The descent off of Sacagawea peak is incredibly steep, through a series of tight switchbacks, littered with loose rock, large boulders, and goat poop. "Technical" would be an understatement. I bridged up to Eric in front of me, but soon the group behind, containing last years winner, Peder, and 2nd place, Derek, joined. The pace they descended off the peak blows my mind. I managed to keep pace until we reached the Bridger foothills trail, which, by comparison, might as well be paved.
For the next 3.5 miles on the Bridger foothills trail, our group of 6 hauled ass like an donkey rancher. The course here trends downhill, with a few small climbs. Dare I call it the "easy" section. My ankle was sore, but the race had my mind focused elsewhere.
At mile 7.5 the course enters a large meadow, called Ross Pass, with the first aid station of the day. Two runners had gone in pursuit of lone leader Ted, reducing our group to four. Unfortunately, at this point, the trail splits 3 ways, and the aid station had been set up on the wrong branch. Our group quickly realized the mistake, and chose to bushwhack for about 5 minutes to get back on track.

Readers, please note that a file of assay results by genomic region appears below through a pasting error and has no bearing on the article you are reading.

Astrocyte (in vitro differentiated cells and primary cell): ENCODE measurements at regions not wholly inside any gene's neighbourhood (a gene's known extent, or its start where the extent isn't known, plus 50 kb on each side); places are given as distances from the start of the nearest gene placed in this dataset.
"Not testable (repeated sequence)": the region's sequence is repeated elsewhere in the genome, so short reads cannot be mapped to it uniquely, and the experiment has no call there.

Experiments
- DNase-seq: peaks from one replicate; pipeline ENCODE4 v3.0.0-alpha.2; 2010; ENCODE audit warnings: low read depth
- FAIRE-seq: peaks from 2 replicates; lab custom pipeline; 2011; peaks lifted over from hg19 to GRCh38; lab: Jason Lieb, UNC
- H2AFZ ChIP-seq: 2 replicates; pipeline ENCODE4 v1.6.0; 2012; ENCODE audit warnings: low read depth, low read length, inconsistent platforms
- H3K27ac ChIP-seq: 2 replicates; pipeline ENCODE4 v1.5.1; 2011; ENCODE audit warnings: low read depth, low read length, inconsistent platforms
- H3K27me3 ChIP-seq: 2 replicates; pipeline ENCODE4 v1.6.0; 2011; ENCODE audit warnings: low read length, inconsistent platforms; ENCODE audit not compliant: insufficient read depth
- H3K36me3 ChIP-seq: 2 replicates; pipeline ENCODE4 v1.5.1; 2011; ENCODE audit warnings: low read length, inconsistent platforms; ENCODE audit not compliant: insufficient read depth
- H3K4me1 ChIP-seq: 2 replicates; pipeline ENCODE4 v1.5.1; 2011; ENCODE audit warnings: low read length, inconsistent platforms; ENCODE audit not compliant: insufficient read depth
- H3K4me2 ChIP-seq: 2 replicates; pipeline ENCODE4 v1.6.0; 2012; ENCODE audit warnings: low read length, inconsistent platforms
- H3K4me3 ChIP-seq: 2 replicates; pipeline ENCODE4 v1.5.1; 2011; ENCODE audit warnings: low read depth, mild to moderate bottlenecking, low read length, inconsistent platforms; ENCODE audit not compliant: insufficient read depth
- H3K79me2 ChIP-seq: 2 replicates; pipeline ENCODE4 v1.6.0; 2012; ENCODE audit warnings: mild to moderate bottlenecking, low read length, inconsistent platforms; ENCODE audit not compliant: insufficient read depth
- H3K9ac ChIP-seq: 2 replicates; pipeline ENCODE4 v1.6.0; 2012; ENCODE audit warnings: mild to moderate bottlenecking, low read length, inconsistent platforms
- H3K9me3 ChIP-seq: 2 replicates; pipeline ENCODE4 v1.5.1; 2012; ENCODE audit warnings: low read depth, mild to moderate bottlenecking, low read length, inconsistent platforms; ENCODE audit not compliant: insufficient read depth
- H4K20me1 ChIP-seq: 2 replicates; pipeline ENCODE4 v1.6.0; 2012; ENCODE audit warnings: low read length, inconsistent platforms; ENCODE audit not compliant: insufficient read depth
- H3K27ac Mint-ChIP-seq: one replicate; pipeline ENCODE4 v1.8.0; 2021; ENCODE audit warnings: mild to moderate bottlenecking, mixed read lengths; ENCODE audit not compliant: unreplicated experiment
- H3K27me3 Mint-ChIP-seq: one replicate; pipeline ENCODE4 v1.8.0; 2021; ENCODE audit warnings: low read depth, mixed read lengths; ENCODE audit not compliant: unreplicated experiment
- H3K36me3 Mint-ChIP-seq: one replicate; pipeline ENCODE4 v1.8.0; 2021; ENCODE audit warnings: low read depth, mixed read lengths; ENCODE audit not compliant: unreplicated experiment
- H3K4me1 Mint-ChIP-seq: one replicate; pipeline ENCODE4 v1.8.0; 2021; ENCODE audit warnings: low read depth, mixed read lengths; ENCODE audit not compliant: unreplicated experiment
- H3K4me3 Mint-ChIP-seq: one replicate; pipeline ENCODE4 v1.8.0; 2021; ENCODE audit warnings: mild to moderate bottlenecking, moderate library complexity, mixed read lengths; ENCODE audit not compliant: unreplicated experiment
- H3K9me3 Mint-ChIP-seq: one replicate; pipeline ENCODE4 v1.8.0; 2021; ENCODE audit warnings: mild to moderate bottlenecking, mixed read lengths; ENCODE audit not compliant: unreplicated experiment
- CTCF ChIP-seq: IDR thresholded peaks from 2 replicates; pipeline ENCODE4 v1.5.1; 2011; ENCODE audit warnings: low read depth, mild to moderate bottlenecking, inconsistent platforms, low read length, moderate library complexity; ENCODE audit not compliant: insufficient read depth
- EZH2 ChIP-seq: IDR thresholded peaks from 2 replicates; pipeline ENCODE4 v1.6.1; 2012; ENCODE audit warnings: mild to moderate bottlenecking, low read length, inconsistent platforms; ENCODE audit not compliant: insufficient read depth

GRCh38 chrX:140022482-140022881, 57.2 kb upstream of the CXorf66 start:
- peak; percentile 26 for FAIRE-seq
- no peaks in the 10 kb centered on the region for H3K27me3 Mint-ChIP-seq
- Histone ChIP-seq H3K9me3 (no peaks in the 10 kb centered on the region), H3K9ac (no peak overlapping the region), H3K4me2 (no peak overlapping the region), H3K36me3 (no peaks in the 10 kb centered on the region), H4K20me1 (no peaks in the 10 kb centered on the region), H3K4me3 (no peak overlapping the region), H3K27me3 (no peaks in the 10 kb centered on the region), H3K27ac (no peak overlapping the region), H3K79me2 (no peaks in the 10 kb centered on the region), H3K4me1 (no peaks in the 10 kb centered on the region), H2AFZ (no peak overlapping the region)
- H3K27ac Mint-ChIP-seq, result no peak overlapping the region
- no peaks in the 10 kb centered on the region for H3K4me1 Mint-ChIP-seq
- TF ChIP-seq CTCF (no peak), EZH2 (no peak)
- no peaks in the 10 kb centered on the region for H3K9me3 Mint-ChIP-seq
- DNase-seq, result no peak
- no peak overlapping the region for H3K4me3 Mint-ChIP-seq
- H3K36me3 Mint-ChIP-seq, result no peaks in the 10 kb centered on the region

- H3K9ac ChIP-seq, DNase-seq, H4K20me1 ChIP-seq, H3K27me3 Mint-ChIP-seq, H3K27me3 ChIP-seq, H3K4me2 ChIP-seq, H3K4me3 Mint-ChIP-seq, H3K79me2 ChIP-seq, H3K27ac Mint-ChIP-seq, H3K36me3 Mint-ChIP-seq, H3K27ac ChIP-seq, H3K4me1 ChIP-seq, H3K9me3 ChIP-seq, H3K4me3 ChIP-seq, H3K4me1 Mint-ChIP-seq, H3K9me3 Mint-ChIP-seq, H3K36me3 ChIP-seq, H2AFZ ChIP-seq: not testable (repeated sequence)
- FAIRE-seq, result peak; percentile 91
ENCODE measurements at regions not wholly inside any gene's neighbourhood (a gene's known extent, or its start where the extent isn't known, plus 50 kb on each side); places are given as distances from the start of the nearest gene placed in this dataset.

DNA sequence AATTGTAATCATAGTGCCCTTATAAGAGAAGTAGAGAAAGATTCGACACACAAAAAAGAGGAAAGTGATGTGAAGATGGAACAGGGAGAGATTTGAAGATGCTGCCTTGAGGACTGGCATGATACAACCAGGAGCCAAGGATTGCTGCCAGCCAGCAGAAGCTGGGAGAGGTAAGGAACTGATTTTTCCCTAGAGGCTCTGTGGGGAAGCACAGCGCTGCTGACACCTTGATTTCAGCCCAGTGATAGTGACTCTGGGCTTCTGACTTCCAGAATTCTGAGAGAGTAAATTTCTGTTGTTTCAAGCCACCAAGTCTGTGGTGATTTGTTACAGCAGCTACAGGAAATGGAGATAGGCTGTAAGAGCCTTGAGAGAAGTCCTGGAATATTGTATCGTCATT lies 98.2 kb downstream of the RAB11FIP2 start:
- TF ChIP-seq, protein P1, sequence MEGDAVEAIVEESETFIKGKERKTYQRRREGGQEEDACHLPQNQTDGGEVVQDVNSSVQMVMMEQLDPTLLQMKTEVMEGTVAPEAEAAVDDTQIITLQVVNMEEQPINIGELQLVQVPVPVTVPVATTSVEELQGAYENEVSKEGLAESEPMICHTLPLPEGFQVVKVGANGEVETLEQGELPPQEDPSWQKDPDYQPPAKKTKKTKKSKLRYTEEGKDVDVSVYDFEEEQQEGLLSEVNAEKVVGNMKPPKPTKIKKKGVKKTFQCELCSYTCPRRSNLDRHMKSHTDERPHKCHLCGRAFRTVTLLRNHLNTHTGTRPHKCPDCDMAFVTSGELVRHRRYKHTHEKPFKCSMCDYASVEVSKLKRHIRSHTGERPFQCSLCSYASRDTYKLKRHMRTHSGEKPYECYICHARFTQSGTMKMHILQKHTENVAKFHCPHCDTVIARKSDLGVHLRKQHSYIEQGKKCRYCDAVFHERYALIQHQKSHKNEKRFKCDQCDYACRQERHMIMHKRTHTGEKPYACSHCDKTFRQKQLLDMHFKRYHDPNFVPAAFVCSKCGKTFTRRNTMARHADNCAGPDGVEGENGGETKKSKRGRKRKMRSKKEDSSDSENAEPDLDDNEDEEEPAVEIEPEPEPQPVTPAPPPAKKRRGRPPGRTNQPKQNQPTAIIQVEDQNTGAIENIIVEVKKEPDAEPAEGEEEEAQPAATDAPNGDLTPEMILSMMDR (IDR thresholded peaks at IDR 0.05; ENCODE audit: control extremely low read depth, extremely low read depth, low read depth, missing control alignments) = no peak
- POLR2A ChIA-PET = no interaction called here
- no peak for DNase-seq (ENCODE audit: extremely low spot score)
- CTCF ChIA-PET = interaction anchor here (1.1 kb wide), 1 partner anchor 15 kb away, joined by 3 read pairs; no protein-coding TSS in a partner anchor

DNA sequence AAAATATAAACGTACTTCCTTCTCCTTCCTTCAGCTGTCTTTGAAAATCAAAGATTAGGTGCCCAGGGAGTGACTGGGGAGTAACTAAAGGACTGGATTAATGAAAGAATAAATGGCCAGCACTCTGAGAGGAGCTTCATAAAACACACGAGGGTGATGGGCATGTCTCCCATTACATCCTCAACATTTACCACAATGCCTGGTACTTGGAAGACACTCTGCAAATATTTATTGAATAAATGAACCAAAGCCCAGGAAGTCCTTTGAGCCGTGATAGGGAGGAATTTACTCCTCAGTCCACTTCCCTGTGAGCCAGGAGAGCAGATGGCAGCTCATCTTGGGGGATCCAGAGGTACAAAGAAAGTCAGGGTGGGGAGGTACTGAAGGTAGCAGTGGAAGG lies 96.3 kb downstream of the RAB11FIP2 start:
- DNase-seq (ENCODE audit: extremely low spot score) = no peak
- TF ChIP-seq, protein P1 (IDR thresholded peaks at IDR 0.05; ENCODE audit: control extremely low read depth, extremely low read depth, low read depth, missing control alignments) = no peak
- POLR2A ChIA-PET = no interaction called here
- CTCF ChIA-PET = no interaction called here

After Ross pass comes the second large climb, approximately 1300 ft up in 0.8 miles - far too steep to run. Our group of four split in two, with David and TJ moving clear, while I chose to stay conservative and hang back with last years winner Peder. With the slower climbing pace, the adrenaline started to wear off, and I could feel, and see, my ankle swelling rapidly as pain started to set in.
[caption id="attachment_13743" align="aligncenter" width="225"] View of Ross Pass (meadow) and the climb back to the ridge.
Peder and I ran/hiked close together for the next 3.1 miles to Bridger Bowl Aid station, which is 10.6 miles into the race. With my sore and unstable ankle, I totally sucked on downhills, but I would quickly close the gap once the course started climbing again. Through the aid station, we heard news that the lead 3 had gone off course at Ross Pass, putting me in 4th.
The next 2 miles past Bridger Bowl are extremely loose and technical - bad news for me - culminating with another very steep 700ft climb to the summit of Saddle Peak. At this point, my ankle was costing me serious time. Peder opened up about a 2 minute gap on me, and as I crested Saddle Peak, two runners came into view, in striking range behind me. My 4th place still seemed pretty safe, but I had to keep moving.
[caption id="attachment_13745" align="aligncenter" width="300"] Climb to Saddle Peak